The VL2 Storybook App was built on this wealth of research knowledge. It has three modes: Watch, Read, and Learn. In the Watch mode, the entire story is presented via ASL. In Read mode children can watch ASL videos and read English, for a self-directed reading experience supplemented by visuals—if a child does not know a certain word, they can touch that word and a video in a box pops up, signing and fingerspelling that word. And then in the Learn mode, children build up their vocabulary through a glossary of words that are presented via chaining method, in which the word is signed, fingerspelled, and then signed again.
To wrap up the day, we began learning how to use VL2’s Creator program, which provides a convenient platform to create new bilingual and visual storybooks. VL2’s Storybook library currently includes Norwegian and Japanese books in addition to ASL books, and we can’t wait to add Russian books to their virtual shelf. The Creator program looked complicated with its lines of code, but Melissa Malzkuhn showed us how we could alter it to create a customized book of our own.
“Combining visual stories and the touch screen tablet—a revolutionary learning tool— we can make magic,” Malzkuhn said.
With day one wrapped up, we look forward to learning more about the Creator app and start filming our Russian signer in the studio in day two!
By Alex Karamanova
Communication Service for the Deaf is pleased to announce our newest international partnership initiative, the Russian-American Partnership for Children’s Literacy (RAP4CL). A CSD Neighborhood Project, RAP4CL will highlight the importance of language acquisition for deaf and hard of hearing children in the United States and Russia through the collaborative development and deployment of innovative educational resources in both countries. We’re excited to welcome our Russian partners, Ya Tebya Slyshu, a St. Petersburg-based non-profit organization that provide resources, support and advocacy for deaf and hard of hearing children and their families to kick-off the partnership this week. We’re also proud to partner with Melissa Malzkuhn and Dr. Melissa Herzig of the Visual Language and Visual Learning Center (VL2), an NSF-funded Science of Learning center on this initiative.
Phase one of RAP4CL will focus on the development of four visual storybooks created with VL2’s Storybook Creator program (learn more about these storybooks at http://vl2storybookapps.com/). The project will create an all new original storybook after a popular Russian children’s story ‘The Giant Turnip,’ with two versions planned: Russian Sign Language (RSL)/written Russian and American Sign Language (ASL)/written English. Deaf Russian artist Alexei Svetlov is creating original artwork for the Giant Turnip storybook. The remaining two storybooks will be RSL/written Russian translations of existing VL2 Storybooks ‘Baobab’ and ‘Blue Lobster.’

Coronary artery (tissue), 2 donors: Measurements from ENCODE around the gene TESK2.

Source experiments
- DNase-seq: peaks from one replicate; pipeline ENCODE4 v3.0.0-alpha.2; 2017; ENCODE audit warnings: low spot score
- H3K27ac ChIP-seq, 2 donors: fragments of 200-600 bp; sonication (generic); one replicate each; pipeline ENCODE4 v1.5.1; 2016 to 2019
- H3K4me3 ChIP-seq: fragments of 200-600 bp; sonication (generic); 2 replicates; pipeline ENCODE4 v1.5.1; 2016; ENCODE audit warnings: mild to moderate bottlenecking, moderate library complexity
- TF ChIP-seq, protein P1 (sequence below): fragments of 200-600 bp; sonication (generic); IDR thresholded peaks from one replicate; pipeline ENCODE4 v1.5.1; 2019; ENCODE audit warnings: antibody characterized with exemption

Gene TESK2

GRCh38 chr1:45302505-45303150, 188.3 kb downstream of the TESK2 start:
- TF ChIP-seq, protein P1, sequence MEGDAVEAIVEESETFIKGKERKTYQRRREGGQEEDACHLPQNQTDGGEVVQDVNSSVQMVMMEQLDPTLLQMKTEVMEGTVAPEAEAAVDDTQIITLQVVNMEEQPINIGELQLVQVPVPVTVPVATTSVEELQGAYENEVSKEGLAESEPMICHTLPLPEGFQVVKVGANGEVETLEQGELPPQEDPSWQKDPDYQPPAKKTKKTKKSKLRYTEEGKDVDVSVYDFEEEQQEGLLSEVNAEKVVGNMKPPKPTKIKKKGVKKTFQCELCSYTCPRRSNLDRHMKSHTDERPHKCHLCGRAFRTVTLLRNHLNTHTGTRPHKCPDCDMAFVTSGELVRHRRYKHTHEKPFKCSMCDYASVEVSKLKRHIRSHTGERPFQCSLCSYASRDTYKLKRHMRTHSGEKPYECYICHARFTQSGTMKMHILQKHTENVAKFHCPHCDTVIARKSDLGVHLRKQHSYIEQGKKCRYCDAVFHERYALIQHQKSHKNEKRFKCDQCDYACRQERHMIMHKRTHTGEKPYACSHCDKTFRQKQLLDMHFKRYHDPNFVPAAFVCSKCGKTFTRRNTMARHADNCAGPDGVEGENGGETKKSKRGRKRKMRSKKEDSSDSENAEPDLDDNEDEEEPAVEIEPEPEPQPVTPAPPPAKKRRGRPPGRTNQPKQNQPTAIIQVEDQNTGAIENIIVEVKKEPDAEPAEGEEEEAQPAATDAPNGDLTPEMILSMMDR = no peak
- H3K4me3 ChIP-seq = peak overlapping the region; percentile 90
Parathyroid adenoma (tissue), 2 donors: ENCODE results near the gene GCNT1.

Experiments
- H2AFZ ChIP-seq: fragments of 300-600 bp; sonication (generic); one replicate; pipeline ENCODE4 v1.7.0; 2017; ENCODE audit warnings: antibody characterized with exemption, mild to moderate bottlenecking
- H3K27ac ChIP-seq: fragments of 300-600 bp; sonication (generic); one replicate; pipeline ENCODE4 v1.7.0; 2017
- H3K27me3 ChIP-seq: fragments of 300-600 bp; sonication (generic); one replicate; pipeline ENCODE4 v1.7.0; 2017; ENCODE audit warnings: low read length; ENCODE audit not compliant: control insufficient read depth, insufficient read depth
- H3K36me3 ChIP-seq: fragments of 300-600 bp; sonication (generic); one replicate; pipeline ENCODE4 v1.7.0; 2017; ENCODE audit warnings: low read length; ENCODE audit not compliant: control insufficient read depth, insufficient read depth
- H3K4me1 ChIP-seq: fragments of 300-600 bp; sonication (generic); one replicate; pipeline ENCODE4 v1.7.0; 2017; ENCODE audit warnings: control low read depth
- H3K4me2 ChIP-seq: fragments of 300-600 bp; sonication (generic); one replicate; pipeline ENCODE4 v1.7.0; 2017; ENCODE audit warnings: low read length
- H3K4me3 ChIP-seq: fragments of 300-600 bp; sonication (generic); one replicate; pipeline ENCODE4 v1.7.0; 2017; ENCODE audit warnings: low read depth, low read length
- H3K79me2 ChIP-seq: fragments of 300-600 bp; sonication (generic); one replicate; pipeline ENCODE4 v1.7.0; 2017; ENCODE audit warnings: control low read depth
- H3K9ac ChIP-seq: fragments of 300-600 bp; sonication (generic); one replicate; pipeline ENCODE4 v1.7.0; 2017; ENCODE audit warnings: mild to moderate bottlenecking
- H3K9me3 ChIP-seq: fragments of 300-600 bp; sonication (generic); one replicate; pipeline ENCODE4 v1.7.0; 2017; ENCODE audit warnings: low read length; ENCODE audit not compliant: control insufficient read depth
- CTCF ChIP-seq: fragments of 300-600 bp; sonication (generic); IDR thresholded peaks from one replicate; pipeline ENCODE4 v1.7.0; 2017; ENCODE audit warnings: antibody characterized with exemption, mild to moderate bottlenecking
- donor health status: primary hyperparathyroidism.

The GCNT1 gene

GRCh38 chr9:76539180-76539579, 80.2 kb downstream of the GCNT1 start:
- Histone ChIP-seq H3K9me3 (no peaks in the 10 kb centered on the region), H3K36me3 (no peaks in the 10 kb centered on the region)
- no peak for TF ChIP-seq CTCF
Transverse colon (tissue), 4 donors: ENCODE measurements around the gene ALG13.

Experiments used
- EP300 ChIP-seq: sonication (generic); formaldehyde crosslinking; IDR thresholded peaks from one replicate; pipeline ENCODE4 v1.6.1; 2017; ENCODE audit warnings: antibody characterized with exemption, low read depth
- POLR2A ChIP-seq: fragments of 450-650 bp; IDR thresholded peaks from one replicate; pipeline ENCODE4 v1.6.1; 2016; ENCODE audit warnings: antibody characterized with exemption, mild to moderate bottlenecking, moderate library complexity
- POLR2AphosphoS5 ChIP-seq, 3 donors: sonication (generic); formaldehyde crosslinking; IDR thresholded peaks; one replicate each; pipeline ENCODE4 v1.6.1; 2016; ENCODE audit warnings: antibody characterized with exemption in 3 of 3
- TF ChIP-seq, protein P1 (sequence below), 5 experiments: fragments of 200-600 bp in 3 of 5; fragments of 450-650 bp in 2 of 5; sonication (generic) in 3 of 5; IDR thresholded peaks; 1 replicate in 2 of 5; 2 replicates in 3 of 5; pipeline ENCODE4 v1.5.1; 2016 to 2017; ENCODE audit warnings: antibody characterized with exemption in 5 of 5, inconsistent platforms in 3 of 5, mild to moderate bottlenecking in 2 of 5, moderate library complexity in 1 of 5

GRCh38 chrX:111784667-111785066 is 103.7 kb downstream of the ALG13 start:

During Ya Tebya Slyshu’s visit to Austin, they will participate in presentations and workshops conducted by Ms. Malzkuhn and Dr. Herzig on early language exposure and its impact on the development of brain, language and cognitive development, and training on the use of the VL2 Storybook Creator program to develop visual storybooks. Together, our team will shoot film for the first storybook, the RSL/Russian version of The Giant Turnip. This November, our U.S. team will travel to St. Petersburg and Moscow for a second site visit to participate in presentations and roundtable discussions on the state of bilingual education in the United States and Russia. At the Russian team’s headquarters in St. Petersburg, a videographer from CSD’s Creative team will lead a hands-on training that will establish a Russian-based creative studio focused on the continued development of bilingual education resources to encourage language acquisition for deaf and hard of hearing children throughout Russia. Our long term vision for this initiative is to empower the broad development of high quality bilingual education resources and spark interest and recognition of the critical importance of early language acquisition for deaf and hard of hearing children in both the U.S. and Russia.
You can follow RAP4CL project activities on CSD’s social media and on our RAP4CL blog.
This project is funded by the US-Russian Social Expertise Exchange program under the Eurasia Foundation.
Archive for September, 2016
2016 > September